Escape Artists 2.0: The Non-Conformists Online

Escape Artists 2.0: The Non-Conformists Online

View full screen - View 1 of Lot 14. OLEG VASSILIEV | ARTISTS IN NEW YORK.


Lot Closed

October 4, 02:13 PM GMT


80,000 - 120,000 USD

Lot Details





signed in Cyrillic and dated 91 l.r.; further signed, titled in Latin and Cyrillic and dated on the reverse

oil on canvas

Canvas: 65 by 101in., 165 by 256.5cm

Framed: 66½ by 102¾in., 169 by 261cm

The artist, New York

Blomqvist Oslo, 2004 

Acquired from the above by Morten H. Kielland, Geneva

Acquired from the above by the present owner

Oleg Vassiliev never considered himself a political artist. Nevertheless, his work was essentially suppressed in the Soviet Union where ‘even this pursuing of one's own work was criminal, according to the principle 'He who is not with us is against us’ (O.Vassiliev, How I Became an Artist, Cologne, 1997). His first and last solo exhibition in the USSR was a one-night show at the underground Blue Bird Café on Chekhov Street in Moscow in 1968. Following the dissolution of the Soviet Union in 1991, the artist moved to the United States, where he was finally able to work and exhibit freely alongside his friends and fellow artists, Erik Bulatov and Ilya Kabakov.

Artists in New York is one of Vassiliev’s most important post-emigration works. Capturing the artist’s experience of living in the United States for the first time, the painting is a major crossover piece, linking East and West. In his 1991 interview prior to a personal exhibition at Phyllis Kind Gallery in New York, the artist commented ‘Life in New York is strikingly diverse and heterogeneous, it has room for everything, and everyone sees it in his or her own way. The construction I used allows me to juxtapose these diverse aspects of life, opening up different spaces. In the construction itself, I tried to convey the summarized image of this space’.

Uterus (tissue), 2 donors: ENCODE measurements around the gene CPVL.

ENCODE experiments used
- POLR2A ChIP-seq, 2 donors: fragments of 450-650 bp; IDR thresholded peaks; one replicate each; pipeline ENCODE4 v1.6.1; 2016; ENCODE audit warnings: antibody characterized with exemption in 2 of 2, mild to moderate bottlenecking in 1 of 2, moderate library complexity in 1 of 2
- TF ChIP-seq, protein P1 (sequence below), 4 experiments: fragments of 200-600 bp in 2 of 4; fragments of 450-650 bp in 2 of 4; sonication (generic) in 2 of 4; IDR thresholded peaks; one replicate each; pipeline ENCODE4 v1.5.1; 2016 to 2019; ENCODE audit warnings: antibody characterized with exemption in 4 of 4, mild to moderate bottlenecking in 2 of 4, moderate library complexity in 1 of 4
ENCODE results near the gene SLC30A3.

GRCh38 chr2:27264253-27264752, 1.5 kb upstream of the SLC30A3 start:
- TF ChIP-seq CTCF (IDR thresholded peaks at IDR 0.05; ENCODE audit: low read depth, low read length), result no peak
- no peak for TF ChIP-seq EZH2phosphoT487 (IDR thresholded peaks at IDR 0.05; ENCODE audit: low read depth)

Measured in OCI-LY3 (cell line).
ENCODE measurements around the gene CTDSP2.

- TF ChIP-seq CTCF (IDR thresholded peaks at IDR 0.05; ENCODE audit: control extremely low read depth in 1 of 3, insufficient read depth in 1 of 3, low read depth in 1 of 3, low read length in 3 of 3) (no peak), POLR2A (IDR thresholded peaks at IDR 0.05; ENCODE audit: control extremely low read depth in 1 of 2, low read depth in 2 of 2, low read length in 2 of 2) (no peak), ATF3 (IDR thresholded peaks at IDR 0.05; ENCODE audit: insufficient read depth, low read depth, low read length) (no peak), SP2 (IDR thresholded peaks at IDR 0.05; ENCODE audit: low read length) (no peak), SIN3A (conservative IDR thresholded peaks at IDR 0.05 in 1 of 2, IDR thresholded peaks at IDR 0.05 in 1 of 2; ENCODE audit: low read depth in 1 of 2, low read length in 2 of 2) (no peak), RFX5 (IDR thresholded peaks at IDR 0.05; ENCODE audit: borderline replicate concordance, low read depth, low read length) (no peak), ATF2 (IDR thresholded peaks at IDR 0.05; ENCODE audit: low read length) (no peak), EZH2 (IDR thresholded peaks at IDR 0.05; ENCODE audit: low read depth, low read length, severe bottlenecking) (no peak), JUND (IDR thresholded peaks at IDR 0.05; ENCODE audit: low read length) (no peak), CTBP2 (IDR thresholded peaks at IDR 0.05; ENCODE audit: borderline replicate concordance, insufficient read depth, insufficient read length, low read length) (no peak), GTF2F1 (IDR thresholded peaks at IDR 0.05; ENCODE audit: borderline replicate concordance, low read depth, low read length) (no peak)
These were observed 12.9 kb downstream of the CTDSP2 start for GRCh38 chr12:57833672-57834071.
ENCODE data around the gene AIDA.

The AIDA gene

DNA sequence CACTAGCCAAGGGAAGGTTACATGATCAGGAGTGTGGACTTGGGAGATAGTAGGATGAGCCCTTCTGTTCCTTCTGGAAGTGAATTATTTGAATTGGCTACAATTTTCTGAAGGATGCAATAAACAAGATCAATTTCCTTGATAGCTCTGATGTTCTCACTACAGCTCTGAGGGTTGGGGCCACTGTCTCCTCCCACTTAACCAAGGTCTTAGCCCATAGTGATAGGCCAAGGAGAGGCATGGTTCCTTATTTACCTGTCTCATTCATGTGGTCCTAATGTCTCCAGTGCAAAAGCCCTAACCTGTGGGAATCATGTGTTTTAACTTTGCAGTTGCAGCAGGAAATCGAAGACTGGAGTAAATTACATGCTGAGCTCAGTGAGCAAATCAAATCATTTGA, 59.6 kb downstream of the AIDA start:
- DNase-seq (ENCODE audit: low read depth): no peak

The central section of this work is based on a photograph taken by Erik Bulatov at Phyllis Kind’s out-of-town house, depicting the artist himself, his wife Kira Vassilieva, Natasha Bulatova and Phyllis Kind - the New York gallerist with whom Vassiliev had a contract in the late 1980s-early 1990s. According to the artist’s son Alexei, the characters arranged around the panels are the workers, electricians and carpenters responsible for the hanging of the 1991 exhibition, whereas the architectural setting is a view of Phyllis Kind Gallery in Greenwich Village.